If you’ve ever worked with data in a business context, you’ve probably always viewed it through a semantic layer. You may not even have realized it, but you would certainly notice its absence.
Business systems tend to store a shocking number of individual data elements. For example, think of all the ways to express a company address anywhere in the world. There is a billing address, shipping address, physical address, per-order drop-ship address, warehouse addresses, and so on — and the effective dates and change histories for all of these. Even a moderately complex system can have dozens or hundreds of data tables.
Business systems also store a lot of data that has no value for analytics. For example, data that is used only to run the application, like user preferences, default values, and system configuration. They also store data that is neither categorical nor numerical, like descriptions, comments, drawings, pictures, and audio recordings. These all need to be converted into values that can be counted.
Most applications display calculated data to the user. Since these values are computed on-the-fly, they aren’t typically stored as data, so they have to be recomputed in the analytic system. Sometimes you might also create new calculated fields just for the purpose of analysis.
A business semantic layer cuts down on the amount and complexity of the data to make it both more meaningful, and easier to use. Creating a semantic layer involves four main tasks:
- Selecting what’s useful from the raw data
- Naming fields and columns in a way that makes sense
- Combining data from different tables that should be logically grouped together
- Recreating formulas and calculations.
Most business users only encounter data that has already been curated this way, never realizing what raw application data really looks like.
They may also not realize that there are two vastly different approaches to arriving at this business-friendly end-state, and that the choice of approach has big implications for their ability to experiment, pivot, drill in, and answer new questions.
The traditional approach involves transforming the data so that it conforms to a simplified data model. The complexities and details are stripped out, and what is left is a distillation of the original data. The data model is designed to answer a particular set of business questions, along with a reasonable set of variations, quickly and efficiently.
The problem with this approach is that nobody really knows what questions they need to ask from the outset. As data is explored, and threads are followed, new and unanticipated questions will emerge. The model may prove inadequate, and need to be redesigned. This can mean weeks of delays. When that happens, it can result in the loss of the original curiosity and missed business opportunities.
The Incorta approach is different. Underneath Incorta’s semantic layer is all your data that’s fit for analytics, in full fidelity and with all the transactional detail. Data selection, renaming, combining, and calculations are done on the fly — all with blazing speed. What that means is that you can drill deep into your data and answer more questions — an order of magnitude more — without having to go back to square one.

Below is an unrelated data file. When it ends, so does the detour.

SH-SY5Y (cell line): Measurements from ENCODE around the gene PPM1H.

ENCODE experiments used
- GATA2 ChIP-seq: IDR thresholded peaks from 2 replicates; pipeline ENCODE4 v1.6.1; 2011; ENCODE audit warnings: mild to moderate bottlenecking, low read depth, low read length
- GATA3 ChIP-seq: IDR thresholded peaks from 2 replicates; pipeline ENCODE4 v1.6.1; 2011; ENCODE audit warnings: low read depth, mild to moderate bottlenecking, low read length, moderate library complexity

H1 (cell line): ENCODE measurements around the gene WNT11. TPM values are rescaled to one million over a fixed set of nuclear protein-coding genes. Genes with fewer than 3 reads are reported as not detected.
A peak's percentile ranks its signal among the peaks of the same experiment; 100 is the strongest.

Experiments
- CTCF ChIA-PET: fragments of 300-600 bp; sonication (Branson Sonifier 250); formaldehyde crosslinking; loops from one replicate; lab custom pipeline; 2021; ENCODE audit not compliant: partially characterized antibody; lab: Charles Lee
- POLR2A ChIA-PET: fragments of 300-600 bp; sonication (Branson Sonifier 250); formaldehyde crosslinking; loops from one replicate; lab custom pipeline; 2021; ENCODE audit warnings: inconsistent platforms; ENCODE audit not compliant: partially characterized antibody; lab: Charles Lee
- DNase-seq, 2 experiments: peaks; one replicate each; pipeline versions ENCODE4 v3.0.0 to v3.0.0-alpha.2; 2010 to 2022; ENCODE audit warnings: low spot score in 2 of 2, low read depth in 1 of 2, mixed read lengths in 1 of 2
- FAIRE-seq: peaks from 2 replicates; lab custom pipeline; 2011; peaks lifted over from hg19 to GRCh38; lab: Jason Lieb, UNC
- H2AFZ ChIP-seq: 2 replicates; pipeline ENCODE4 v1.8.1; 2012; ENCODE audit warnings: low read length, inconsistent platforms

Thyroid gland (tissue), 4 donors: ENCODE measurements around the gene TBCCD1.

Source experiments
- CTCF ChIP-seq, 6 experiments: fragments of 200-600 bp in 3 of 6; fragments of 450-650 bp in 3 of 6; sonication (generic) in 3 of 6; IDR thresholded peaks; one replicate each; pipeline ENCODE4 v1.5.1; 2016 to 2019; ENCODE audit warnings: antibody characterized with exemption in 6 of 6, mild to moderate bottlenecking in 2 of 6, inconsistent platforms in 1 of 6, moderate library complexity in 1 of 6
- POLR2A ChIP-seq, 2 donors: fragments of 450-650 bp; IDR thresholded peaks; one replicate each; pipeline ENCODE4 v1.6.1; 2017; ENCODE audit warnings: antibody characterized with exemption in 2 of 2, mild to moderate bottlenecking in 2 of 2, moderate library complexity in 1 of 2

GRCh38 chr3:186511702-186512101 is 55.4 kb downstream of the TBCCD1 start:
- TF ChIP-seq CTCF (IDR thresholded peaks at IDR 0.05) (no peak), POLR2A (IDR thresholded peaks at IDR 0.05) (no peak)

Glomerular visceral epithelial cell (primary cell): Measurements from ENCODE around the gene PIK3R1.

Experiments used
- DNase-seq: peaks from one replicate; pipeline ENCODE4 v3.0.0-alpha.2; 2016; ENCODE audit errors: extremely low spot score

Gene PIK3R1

This is the key difference between Incorta and traditional systems.
With traditional analytics, you can’t drill down very far because the semantic layer sits on top of data that has been transformed — the dreaded ‘T’ in the ETL process. The data has been pruned, aggregated, flattened, and put into a dimensional model. Then the semantic layer is built on top of it.
Not only does modeling and transformation take time, the transformation process essentially changes the nature of the data. What you get is representative of the data, but is not the data itself. You can’t do root-cause analysis. You generally don’t want to do machine learning on this data. Your options for exploratory analysis are limited. You’ve introduced a potential source of errors, which can erode trust.
Incorta’s semantic layer is better because the data that is underneath it is better. Our Direct Data Mapping technology makes it possible to present a business friendly view on top of the same data that will be usable by a data scientist. Our business views are resolved at query time no matter how complex your data sources, or how much data you have.
You can easily join together data from different parts of the business simply by dragging and dropping into a view. You can combine and recombine your views, and share them with other people. If you want to chase an idea and explore in a different direction, you can. If you need to drill in and investigate why a number is the way it is, you can.
The semantic layer serves a very important purpose in data analytics. You would never want to do analysis with all the raw data that’s extracted from your source systems. Some level of curation is required. But given a choice, nor would you want to do analysis on data that has been overly curated. That is why, as important as the semantic layer is, what’s underneath it is even more important. Having all of your detailed data underneath the semantic layer can make a big difference to your business.
Ready to get hands-on with Incorta’s semantic layer? Start your free trial today and try it for yourself.